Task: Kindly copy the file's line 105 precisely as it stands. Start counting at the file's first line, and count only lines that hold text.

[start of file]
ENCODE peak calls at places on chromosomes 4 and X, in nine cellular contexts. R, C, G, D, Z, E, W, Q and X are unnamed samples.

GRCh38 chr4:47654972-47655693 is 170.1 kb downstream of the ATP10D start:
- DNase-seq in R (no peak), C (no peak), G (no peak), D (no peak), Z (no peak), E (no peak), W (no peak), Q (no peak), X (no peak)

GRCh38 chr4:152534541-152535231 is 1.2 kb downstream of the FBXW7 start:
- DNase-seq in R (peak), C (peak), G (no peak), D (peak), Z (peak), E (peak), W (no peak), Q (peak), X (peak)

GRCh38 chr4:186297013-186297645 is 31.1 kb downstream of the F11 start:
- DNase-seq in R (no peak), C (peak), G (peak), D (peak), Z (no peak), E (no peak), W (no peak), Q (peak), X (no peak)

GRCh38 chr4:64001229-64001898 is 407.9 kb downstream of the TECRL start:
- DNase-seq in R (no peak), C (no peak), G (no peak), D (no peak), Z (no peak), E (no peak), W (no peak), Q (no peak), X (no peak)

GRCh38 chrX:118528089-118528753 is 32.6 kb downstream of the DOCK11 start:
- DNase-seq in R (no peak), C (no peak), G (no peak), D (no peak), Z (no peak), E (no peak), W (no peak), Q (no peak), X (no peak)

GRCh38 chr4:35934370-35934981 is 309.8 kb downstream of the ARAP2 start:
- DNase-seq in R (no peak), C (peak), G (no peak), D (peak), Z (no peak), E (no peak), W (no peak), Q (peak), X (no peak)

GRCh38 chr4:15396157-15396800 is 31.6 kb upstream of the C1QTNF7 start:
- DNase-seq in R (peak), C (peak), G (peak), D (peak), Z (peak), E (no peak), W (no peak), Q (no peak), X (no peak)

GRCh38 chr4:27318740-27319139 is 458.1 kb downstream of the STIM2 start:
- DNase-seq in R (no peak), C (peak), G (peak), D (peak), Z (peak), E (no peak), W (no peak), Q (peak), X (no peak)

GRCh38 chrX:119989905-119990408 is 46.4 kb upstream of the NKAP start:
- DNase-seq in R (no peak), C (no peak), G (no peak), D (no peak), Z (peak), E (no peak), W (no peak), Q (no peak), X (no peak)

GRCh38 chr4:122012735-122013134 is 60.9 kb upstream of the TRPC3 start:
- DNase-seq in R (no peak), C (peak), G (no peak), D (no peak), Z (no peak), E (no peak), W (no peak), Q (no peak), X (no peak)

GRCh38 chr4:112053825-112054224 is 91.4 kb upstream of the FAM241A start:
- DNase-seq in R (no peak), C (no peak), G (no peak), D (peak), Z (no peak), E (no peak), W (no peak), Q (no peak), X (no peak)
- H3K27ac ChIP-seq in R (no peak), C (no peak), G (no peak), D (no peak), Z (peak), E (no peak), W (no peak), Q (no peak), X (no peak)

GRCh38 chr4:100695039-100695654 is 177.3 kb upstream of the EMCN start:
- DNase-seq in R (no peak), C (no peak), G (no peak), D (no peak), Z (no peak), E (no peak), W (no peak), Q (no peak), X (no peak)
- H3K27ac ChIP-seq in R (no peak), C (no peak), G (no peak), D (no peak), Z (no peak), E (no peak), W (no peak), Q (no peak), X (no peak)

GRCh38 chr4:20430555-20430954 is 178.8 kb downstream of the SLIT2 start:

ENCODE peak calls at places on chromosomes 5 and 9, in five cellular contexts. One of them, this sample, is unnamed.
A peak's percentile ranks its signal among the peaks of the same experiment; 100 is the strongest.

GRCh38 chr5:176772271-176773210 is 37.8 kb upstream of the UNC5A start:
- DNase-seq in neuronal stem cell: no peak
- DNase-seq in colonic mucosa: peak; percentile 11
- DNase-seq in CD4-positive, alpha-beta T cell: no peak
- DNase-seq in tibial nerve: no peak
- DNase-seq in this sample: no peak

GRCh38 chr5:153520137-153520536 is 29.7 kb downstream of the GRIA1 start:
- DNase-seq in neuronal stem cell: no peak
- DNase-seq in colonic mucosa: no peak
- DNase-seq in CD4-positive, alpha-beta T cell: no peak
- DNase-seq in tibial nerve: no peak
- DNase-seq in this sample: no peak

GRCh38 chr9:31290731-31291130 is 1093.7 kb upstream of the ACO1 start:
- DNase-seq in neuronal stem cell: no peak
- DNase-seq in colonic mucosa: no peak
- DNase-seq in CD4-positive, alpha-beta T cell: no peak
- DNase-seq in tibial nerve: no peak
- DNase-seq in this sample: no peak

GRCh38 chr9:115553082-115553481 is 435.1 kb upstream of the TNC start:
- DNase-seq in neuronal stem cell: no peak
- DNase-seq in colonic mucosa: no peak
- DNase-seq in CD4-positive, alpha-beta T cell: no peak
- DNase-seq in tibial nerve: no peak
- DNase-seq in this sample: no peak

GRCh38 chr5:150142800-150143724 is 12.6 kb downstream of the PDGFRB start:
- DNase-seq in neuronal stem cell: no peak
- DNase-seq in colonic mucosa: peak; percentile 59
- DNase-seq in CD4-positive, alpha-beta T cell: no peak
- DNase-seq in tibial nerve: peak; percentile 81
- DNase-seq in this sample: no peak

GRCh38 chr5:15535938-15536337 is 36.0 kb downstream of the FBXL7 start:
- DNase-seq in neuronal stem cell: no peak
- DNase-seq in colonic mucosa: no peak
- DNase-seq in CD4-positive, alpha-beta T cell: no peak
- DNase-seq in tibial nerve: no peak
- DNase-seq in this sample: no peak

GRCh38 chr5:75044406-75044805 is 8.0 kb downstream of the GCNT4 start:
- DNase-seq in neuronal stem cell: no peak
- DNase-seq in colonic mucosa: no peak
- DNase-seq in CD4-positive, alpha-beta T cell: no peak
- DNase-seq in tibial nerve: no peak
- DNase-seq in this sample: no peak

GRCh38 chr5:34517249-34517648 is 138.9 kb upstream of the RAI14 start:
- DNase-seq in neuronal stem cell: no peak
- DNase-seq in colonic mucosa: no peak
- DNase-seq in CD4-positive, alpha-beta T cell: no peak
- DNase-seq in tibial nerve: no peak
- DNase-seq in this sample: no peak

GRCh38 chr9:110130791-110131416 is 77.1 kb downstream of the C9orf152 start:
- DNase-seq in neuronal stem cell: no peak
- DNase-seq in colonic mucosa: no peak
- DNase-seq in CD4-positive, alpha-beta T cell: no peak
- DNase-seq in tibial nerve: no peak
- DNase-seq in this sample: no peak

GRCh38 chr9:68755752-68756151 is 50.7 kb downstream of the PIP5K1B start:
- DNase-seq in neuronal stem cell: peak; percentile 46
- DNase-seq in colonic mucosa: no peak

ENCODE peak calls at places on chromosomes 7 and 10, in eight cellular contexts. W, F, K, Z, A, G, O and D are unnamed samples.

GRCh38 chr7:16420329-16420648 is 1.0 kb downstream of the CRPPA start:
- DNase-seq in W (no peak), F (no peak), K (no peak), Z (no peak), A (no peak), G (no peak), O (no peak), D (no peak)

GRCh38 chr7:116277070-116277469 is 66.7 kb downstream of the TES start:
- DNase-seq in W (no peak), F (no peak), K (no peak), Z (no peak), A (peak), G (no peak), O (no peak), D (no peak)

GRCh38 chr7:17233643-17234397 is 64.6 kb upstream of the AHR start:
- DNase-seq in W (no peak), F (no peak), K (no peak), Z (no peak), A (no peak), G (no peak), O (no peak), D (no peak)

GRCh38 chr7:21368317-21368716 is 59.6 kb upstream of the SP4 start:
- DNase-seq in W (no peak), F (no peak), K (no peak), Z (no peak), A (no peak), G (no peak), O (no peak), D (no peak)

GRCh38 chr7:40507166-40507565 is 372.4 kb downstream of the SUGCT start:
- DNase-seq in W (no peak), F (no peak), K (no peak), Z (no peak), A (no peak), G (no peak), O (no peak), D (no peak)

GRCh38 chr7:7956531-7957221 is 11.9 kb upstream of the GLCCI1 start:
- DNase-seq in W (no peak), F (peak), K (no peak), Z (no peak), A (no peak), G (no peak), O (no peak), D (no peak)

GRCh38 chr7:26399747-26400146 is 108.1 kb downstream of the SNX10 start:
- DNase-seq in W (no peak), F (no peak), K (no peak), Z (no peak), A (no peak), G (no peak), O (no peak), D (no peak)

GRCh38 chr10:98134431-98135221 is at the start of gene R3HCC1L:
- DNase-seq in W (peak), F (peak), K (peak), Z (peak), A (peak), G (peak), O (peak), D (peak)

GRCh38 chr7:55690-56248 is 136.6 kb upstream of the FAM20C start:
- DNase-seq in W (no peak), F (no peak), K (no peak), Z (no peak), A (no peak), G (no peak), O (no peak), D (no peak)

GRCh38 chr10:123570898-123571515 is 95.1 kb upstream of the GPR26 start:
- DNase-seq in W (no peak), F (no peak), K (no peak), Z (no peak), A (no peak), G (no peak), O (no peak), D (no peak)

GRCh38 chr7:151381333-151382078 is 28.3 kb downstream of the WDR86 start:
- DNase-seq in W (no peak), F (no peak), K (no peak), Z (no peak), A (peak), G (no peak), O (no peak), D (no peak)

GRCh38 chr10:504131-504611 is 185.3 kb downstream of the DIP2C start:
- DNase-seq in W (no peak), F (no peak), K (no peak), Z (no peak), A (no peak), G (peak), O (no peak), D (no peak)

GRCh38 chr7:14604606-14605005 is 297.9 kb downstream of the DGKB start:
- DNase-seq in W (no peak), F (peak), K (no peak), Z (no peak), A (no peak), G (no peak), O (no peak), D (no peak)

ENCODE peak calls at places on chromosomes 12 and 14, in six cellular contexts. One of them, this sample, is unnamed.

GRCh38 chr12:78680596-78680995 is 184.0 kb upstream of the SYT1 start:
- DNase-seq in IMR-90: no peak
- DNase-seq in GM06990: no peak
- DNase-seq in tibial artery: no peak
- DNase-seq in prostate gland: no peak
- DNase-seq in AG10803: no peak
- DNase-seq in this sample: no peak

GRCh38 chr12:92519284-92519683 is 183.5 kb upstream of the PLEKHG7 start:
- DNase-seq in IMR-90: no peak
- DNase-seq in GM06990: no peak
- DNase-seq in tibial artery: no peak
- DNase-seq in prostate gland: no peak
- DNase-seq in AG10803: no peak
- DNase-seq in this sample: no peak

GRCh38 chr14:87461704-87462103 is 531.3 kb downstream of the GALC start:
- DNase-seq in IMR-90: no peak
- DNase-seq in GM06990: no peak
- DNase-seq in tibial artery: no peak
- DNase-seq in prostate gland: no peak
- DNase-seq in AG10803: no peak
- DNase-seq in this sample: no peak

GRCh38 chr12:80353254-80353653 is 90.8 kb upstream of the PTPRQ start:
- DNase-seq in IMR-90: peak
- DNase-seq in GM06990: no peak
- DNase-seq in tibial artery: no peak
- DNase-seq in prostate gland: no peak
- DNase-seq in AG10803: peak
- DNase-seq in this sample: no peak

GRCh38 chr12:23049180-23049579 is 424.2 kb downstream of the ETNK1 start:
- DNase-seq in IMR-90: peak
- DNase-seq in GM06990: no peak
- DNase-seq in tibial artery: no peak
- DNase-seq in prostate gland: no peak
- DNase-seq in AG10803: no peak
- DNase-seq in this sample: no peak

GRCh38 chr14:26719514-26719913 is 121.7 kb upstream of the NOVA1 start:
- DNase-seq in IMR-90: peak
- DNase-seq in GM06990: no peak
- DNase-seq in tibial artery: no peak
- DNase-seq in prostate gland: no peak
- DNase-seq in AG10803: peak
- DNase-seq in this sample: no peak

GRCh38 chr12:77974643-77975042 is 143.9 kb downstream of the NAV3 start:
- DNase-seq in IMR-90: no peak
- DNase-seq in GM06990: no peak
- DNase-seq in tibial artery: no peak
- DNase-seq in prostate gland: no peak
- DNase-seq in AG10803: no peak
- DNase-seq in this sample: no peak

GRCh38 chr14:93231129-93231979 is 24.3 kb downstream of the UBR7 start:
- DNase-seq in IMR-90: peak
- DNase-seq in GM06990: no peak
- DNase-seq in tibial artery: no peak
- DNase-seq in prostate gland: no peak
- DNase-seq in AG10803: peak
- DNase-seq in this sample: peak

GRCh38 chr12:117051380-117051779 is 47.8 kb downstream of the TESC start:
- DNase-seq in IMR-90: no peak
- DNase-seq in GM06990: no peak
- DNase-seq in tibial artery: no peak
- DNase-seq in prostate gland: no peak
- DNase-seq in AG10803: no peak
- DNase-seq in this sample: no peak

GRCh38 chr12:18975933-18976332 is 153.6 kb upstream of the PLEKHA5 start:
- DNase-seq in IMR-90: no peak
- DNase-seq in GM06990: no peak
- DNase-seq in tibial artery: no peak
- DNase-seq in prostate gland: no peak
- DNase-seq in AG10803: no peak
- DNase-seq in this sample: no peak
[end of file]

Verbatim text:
GRCh38 chr7:55690-56248 is 136.6 kb upstream of the FAM20C start: